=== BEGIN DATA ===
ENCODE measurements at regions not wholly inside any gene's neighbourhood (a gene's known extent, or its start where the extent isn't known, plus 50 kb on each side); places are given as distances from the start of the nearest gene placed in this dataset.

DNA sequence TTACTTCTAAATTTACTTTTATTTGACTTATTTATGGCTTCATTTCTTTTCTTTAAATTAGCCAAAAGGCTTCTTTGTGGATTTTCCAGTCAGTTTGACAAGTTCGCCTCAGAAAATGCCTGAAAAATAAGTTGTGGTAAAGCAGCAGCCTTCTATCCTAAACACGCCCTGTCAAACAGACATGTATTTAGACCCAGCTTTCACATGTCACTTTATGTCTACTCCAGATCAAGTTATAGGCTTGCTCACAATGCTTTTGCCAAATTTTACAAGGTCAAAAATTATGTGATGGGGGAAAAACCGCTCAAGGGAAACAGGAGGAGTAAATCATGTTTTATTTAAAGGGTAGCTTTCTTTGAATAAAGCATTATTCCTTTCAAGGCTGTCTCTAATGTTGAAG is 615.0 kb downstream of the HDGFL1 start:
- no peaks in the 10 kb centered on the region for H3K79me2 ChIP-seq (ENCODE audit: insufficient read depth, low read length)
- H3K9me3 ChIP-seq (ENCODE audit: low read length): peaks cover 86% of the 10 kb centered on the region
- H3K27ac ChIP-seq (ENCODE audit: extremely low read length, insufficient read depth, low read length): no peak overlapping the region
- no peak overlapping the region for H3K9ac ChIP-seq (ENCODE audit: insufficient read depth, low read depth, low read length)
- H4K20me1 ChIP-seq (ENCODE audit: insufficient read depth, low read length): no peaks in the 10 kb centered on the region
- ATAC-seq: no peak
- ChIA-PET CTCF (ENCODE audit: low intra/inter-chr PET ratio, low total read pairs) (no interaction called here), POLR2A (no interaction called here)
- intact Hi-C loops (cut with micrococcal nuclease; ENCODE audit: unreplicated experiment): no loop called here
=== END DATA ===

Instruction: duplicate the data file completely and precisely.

ENCODE measurements at regions not wholly inside any gene's neighbourhood (a gene's known extent, or its start where the extent isn't known, plus 50 kb on each side); places are given as distances from the start of the nearest gene placed in this dataset.

DNA sequence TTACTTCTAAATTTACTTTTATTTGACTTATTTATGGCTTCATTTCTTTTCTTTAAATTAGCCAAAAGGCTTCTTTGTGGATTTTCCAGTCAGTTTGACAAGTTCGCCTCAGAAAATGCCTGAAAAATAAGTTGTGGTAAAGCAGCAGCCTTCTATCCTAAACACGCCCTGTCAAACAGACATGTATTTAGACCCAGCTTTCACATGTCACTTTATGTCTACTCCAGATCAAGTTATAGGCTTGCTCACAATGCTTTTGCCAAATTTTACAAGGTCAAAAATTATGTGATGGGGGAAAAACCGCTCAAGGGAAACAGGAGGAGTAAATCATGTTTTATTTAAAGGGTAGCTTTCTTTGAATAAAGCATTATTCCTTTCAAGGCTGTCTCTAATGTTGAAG is 615.0 kb downstream of the HDGFL1 start:
- no peaks in the 10 kb centered on the region for H3K79me2 ChIP-seq (ENCODE audit: insufficient read depth, low read length)
- H3K9me3 ChIP-seq (ENCODE audit: low read length): peaks cover 86% of the 10 kb centered on the region
- H3K27ac ChIP-seq (ENCODE audit: extremely low read length, insufficient read depth, low read length): no peak overlapping the region
- no peak overlapping the region for H3K9ac ChIP-seq (ENCODE audit: insufficient read depth, low read depth, low read length)
- H4K20me1 ChIP-seq (ENCODE audit: insufficient read depth, low read length): no peaks in the 10 kb centered on the region
- ATAC-seq: no peak
- ChIA-PET CTCF (ENCODE audit: low intra/inter-chr PET ratio, low total read pairs) (no interaction called here), POLR2A (no interaction called here)
- intact Hi-C loops (cut with micrococcal nuclease; ENCODE audit: unreplicated experiment): no loop called here